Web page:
The value of an item must not be based on price, but rather on the utility it yields. ~ 18th-century Swiss mathematician and physicist Daniel Bernoulli
People purchase products for their benefits. Accordingly, a key concept in economics is utility: the satisfaction derived from consumption. More broadly, utility is a measure of preferences. Economists myopically consider utility to be revealed by people’s willingness to pay dissimilarly for different goods.
To consume a product or service is to make some use of it. In economics, consumption does not imply using something up, even as that often happens in the act.
The term expected value was coined in 1654 by Blaise Pascal after abstractly examining the probabilities of outcomes. Expected value is the anticipated utility of some specific consumption and is probabilistic; but people value things differently than indifferent mathematics can ascertain, and human decisions are not impartial. Probability applied to human utility is wonky.
Men of good sense value money in proportion to the usage they may make of it. ~ Gabriel Cramer
In the mid-18th century, Swiss mathematician Gabriel Cramer attributed limits to human appetite with the concept of a declining marginal utility. The appreciation of growing wealth is never zero, but beyond a threshold of want, each coin added to the pile means a bit less than the one before it.
One implication of a concave utility curve has to do with risk aversion: people prefer to receive a smaller but certain amount rather than gamble with the chance for a larger haul. This explains why investors expect a higher return for risky assets. It is worth noting that risk is entirely within the mind: a psychological attribution of probability with no statistical basis in actuality.
In the early 1950s, French economist Maurice Allais pointed out that utility theory does not always account for people’s behavior. Faced with lopsided choices, people do not necessarily make a rational decision (e.g., the certainty of $1 million versus the chance at either hundreds of millions or nothing at all). This is called the Allais paradox.
A few years later, American sociologist and economist Herbert Simon proposed that people, often unable to gather all relevant information and process it, do not try to maximize utility, but instead set modest goals of what would satisfy them.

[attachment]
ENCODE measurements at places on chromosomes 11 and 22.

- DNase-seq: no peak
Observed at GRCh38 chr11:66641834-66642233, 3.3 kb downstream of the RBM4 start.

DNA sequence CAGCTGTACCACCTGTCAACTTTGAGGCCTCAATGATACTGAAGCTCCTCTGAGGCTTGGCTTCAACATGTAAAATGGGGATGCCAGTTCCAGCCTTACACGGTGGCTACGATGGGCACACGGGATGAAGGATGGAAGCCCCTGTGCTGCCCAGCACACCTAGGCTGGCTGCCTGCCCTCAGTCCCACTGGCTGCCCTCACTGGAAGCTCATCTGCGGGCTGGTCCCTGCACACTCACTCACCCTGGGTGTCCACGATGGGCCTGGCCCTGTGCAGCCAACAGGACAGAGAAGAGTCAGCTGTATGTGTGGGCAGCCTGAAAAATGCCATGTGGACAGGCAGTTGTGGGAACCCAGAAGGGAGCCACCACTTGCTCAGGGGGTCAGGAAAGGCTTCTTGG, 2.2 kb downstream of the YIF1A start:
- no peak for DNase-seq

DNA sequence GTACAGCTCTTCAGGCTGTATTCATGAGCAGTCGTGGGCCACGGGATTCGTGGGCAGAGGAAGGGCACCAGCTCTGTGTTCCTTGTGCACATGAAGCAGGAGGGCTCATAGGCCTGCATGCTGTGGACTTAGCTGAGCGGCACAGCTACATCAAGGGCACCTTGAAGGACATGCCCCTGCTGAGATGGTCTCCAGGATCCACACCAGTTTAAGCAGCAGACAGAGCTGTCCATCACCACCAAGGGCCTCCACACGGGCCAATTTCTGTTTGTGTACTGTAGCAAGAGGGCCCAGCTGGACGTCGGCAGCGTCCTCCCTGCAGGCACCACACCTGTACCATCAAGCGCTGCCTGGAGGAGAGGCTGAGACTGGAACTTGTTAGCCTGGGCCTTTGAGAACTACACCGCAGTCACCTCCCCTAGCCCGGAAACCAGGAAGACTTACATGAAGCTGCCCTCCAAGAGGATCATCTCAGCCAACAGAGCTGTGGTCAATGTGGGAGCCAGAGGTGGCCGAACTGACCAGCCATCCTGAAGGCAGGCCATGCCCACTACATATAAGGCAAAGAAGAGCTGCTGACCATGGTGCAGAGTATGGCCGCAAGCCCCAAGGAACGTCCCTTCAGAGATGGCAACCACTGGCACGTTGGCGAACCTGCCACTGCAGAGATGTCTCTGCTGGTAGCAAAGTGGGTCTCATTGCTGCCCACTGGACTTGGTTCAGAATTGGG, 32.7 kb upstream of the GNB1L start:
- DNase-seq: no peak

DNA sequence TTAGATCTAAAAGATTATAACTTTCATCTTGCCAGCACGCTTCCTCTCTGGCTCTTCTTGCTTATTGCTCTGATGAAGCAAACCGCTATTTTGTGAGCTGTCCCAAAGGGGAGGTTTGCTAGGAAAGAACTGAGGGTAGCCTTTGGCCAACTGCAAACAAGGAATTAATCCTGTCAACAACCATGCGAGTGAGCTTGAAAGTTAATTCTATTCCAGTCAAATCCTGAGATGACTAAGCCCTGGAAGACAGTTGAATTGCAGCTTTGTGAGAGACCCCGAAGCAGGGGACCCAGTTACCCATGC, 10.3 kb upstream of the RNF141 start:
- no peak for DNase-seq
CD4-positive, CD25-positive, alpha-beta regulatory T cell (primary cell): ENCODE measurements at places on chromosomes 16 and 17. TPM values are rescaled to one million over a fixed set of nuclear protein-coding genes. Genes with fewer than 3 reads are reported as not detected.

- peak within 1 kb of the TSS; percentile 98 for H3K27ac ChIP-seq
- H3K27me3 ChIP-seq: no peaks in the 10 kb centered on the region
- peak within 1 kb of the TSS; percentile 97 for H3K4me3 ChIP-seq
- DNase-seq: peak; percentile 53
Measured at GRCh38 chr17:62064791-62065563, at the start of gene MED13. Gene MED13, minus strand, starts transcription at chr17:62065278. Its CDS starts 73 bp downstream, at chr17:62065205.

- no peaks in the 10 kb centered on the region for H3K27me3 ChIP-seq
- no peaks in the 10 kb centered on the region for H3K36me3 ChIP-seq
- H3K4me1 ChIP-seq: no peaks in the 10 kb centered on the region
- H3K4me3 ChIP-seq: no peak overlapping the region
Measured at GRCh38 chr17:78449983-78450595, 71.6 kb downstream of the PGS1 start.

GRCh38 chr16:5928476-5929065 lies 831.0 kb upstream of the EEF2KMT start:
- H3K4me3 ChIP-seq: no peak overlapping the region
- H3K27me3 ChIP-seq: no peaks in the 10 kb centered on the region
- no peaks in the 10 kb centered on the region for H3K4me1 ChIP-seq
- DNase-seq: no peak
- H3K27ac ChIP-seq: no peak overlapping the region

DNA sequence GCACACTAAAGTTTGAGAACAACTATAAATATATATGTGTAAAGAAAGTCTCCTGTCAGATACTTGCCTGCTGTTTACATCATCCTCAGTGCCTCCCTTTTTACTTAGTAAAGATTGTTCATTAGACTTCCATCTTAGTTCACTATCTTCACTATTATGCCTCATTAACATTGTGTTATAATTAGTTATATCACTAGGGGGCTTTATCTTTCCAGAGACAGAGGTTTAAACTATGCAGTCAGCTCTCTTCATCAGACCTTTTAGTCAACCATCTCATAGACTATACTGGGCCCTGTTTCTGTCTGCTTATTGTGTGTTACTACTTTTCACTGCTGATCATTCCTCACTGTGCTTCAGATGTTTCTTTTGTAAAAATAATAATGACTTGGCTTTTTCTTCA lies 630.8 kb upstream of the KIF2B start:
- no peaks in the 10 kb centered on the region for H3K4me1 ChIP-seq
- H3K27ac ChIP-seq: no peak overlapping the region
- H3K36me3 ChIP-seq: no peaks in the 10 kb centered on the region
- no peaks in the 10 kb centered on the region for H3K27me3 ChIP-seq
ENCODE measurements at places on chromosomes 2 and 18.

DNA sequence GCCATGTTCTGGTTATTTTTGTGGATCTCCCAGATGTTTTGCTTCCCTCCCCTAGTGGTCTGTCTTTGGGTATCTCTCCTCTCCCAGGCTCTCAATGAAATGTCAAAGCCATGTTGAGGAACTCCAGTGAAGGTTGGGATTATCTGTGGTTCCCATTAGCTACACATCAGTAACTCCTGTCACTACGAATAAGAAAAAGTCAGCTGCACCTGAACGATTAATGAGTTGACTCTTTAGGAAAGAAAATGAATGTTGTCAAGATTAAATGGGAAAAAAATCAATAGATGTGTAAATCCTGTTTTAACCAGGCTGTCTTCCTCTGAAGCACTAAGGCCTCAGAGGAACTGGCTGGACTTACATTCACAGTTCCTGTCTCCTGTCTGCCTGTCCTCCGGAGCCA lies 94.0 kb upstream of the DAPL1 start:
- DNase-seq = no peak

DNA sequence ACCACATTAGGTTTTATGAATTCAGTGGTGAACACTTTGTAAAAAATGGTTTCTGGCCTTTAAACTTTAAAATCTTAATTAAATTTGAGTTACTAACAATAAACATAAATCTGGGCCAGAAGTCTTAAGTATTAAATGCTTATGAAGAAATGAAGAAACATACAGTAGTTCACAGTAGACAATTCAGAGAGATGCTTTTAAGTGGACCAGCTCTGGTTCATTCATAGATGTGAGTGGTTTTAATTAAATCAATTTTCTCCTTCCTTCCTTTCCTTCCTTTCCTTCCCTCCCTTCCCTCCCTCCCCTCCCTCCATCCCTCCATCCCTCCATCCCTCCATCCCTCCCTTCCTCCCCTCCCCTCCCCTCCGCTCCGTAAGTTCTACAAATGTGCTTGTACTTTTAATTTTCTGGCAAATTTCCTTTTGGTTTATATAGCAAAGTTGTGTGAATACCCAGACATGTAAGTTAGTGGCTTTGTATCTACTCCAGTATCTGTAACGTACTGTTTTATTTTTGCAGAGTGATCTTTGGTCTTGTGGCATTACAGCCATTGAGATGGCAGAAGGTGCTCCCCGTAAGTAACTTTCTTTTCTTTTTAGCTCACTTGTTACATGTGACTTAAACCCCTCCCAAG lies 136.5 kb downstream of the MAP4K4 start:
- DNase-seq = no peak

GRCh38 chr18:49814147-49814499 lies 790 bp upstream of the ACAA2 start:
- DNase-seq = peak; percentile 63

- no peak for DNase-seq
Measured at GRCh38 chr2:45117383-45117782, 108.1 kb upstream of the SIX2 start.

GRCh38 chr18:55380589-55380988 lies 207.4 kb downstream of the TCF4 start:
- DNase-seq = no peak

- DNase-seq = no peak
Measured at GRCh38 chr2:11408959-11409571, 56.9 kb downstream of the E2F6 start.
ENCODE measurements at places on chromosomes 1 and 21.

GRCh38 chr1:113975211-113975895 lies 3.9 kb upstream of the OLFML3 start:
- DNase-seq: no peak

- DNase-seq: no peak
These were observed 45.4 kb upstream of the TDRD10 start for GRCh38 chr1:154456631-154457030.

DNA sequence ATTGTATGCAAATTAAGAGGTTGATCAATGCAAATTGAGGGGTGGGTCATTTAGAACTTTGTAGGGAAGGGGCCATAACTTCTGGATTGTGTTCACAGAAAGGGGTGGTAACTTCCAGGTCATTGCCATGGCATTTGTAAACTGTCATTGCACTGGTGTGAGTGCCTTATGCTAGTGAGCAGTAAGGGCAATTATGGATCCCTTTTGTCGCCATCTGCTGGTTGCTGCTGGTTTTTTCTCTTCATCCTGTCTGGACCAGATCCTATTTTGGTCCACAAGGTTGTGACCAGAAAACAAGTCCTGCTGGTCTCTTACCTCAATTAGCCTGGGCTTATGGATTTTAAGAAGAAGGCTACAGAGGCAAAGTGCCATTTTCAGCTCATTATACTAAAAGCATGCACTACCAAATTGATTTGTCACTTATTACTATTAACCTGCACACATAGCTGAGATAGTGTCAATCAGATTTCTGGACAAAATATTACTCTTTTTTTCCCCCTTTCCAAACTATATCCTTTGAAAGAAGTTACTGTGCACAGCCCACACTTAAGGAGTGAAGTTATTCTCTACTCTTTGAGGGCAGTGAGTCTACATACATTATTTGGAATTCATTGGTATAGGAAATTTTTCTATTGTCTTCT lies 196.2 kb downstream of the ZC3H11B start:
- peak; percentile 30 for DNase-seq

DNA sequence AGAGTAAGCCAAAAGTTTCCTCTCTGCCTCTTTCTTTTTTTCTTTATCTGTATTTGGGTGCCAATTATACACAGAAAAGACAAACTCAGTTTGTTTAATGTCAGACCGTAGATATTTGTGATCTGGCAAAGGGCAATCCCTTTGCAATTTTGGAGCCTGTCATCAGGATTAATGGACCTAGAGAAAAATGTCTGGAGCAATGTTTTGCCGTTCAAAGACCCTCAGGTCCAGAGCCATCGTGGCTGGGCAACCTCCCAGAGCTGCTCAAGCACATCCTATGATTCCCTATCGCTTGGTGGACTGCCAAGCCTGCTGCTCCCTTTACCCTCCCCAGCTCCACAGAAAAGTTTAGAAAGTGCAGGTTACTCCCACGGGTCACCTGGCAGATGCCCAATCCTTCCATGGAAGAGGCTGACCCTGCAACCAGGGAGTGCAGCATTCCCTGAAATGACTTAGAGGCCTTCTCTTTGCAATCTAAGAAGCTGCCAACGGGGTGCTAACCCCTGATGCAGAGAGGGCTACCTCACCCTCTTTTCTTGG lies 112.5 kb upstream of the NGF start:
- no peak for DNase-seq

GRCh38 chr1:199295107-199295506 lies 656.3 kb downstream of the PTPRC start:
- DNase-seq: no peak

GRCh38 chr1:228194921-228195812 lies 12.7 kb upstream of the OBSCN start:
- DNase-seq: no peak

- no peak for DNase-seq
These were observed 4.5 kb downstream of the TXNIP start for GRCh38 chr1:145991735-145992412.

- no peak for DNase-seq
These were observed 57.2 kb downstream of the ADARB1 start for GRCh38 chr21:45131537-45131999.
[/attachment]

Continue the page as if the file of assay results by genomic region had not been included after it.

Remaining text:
In 1979, Israeli American psychologists Daniel Kahneman and Amos Tversky came out with prospect theory, which posits that people make decisions based on the potential of immediate loss or gain rather than a probabilistic final outcome. This explains the commonness of short-sightedness.
Insights from prospect theory include that losses hurt more than gains feel good (loss aversion); decisions depend upon how situations are framed (framing effect); and that probabilities are perceived to be smaller than they actually are, except for quite unlikely probabilities, or those considered certain, which are perceived as larger.
Further, certainty is not as desired as utility theory would have it. Instead, a sense of certainty increases aversion to loss as well as the desirability of gains.
Human heuristics have their own internal, emotively based logic, existing in a conceptual universe parallel to probability.
People often prefer insurance programs that offer limited coverage with low or zero deductible over comparable policies that offer higher maximal coverage with higher deductibles – contrary to risk aversion. Evidently, the intuitive notion of risk is not adequately captured by the assumed concavity of the utility function for wealth. ~ Daniel Kahneman & Amos Tversky
The experimental findings by which prospect theory was developed demonstrate that utility theory, based upon expected values, is inapt, as human rationality is biased.
Utility theory, as it is commonly interpreted and applied, is not an adequate descriptive model. ~ Daniel Kahneman & Amos Tversky